they retain great capacity for doing good, showing love, and have the ability to use the physical
creation for good in the development of beneficial technology. However they are also capable of the
most dreadful acts of selfishness because of the effects of sin and rebellion against God.
Only the Biblical revelation gives us a correct and realistic understanding of the world and of
the human dilemma. No other religion or belief system gives an adequate explanation of the tension
between good and evil that we all experience in our lives.
3. New life in Christ (NT)
Jesus came to proclaim the coming of the Kingdom of God, bringing new life and salvation through the forgiveness of sin. He demonstrated it through healing and miracles, through which he showed his power over the created world and the powers of darkness.
Even though we cannot see God in this life, Christians can enjoy a relationship with God by
faith. By dying on the cross, Jesus defeated Satan as he took the punishment for our sin, breaking the
barrier of sin and opening the way for us to come into God's presence. Through his resurrection he
defeated the power of death and brought us the promise of eternal life. We are no longer alienated
from God, but are reconciled to him. We now enjoy the gift of the Holy Spirit indwelling and
empowering us. His Kingdom grows as the Gospel is preached to all nations and people respond by
repenting and coming to faith in Christ. They are reconciled with God and join his new community,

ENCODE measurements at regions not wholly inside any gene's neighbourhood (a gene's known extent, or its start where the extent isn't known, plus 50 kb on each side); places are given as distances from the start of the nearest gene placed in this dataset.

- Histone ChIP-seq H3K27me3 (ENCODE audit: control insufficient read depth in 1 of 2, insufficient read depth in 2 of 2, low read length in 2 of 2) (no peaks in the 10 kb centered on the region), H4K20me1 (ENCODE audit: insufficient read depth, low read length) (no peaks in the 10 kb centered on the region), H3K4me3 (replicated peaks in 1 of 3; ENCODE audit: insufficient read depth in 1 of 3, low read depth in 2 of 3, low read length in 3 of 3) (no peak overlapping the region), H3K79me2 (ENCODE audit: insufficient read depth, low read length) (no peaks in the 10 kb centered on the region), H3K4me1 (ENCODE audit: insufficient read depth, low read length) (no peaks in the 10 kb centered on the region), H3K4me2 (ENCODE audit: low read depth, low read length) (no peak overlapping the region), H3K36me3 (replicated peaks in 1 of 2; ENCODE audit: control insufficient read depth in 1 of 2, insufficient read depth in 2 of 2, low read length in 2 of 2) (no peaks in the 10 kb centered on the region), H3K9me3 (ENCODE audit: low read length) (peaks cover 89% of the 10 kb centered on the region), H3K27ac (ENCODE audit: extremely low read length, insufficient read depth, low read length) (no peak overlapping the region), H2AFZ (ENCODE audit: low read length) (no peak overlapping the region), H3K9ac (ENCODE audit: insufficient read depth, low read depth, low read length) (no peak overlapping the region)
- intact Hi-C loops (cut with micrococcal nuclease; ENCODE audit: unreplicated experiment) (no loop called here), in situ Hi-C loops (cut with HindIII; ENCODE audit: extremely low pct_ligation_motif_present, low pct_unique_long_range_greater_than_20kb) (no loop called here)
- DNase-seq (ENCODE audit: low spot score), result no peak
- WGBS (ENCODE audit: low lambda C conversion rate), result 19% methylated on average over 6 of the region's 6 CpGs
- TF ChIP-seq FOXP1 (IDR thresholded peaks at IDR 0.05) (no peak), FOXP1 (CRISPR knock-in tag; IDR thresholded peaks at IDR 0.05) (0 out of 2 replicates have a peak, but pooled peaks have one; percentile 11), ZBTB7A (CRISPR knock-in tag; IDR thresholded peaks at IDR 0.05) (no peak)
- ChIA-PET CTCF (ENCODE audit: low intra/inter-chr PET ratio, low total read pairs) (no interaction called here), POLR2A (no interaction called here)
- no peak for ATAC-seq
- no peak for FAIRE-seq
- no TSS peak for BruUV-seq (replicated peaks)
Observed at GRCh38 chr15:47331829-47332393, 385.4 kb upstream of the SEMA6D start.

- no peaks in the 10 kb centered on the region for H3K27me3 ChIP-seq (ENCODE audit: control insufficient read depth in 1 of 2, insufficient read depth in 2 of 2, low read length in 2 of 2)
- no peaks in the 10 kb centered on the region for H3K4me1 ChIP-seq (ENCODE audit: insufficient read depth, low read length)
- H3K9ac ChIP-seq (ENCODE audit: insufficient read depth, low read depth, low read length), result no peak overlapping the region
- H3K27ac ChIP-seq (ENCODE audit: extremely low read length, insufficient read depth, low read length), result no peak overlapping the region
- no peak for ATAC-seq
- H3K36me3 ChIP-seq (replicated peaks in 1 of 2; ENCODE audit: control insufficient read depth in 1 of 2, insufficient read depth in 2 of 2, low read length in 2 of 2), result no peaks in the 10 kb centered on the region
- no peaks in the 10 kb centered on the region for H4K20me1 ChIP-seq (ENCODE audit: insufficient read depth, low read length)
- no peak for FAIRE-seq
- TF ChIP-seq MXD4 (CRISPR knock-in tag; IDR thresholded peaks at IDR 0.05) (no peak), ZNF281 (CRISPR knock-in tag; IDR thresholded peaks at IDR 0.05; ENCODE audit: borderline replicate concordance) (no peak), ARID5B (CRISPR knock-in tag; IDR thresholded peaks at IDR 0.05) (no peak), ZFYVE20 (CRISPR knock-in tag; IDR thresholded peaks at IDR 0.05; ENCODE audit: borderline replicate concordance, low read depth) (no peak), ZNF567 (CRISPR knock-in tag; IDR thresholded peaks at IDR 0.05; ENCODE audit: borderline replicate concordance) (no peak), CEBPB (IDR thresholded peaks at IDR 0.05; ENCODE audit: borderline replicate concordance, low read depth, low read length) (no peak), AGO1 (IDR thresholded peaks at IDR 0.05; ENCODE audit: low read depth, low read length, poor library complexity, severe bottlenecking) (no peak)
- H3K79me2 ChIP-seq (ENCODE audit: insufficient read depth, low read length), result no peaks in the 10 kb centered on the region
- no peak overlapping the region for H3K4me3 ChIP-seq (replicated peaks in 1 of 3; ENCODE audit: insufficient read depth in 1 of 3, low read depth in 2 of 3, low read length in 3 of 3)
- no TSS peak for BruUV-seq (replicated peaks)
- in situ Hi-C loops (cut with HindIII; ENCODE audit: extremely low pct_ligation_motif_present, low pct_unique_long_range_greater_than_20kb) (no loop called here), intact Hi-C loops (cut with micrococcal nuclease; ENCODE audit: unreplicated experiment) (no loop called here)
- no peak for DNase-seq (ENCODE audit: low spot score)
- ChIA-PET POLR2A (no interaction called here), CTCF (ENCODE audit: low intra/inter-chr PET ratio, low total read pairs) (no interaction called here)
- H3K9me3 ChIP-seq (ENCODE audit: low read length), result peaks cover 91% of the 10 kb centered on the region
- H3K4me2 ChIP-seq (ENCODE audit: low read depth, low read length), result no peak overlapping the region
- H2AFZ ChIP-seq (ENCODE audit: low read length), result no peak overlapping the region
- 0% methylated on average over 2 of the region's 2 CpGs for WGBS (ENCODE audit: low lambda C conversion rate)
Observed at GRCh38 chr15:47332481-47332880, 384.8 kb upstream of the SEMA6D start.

the church. Through Christ, broken relationships between people can also be healed through the unity
we have in Christ.
4. Perfection in New Heaven and New Earth (Still future)
At his second coming, Jesus will come in great glory to save those who are waiting for him
(Heb 9:28), but unbelievers will be irrevocably excluded from God's presence at the final judgement.
At his coming, the curse will finally be removed, and Satan and all evil powers will be sent to eternal
torment. Believers will come into God's presence, and see him face to face (Rev 22:4), and will be
reunited with their fellow-believers who have already died, from all nations of the earth. The Bible
also predicts a new heaven and new earth, probably meaning that this one will be miraculously
renewed and restored to the perfect condition it had before the fall. In glory, both mankind and the
physical world will be again made perfect.
Tension 2: Jesus established the Kingdom of God, but not yet in all its fullness
In Jesus, Christians can enjoy the blessings of being part of God's kingdom. We receive new
life in Christ as a foretaste of the glory promised in the future. Our sins are forgiven, and we enjoy a
relationship with God, but we still have to walk out our Christian life in a fallen world. We are still
subject to sickness, and continually face temptation, so our Christian walk is often difficult. To live
as a Christian and to obey God's will is a spiritual battle. It is important that we do not fall into
unreality in thinking that the Kingdom is fully here yet. However the Christian hope is that we look
forward to a life in glory after we die, or after Jesus returns.
Understanding the Old Testament narratives